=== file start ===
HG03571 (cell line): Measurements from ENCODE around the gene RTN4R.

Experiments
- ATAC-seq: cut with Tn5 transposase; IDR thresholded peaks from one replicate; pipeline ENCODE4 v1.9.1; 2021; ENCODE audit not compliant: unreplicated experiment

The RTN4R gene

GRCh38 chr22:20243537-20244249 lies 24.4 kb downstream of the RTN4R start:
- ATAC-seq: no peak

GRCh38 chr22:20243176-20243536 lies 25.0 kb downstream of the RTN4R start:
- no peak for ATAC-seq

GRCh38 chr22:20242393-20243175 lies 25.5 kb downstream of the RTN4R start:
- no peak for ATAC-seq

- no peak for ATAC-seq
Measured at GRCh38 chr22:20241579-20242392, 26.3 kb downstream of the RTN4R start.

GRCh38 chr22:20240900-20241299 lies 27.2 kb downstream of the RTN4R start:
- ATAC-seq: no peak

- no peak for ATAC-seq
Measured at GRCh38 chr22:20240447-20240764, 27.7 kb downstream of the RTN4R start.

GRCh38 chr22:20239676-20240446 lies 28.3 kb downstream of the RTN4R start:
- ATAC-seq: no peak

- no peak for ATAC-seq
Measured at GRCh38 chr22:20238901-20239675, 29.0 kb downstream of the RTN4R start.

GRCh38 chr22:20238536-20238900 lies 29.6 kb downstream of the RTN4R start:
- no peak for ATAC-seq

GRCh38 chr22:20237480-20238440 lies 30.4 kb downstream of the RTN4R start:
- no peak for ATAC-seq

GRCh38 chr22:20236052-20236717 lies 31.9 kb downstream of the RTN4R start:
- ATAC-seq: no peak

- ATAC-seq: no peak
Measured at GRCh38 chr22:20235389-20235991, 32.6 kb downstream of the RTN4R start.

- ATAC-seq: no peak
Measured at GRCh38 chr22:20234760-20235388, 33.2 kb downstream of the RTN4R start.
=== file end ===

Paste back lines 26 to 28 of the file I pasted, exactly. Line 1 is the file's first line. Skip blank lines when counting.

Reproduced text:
- ATAC-seq: no peak

- ATAC-seq: no peak
Measured at GRCh38 chr22:20235389-20235991, 32.6 kb downstream of the RTN4R start.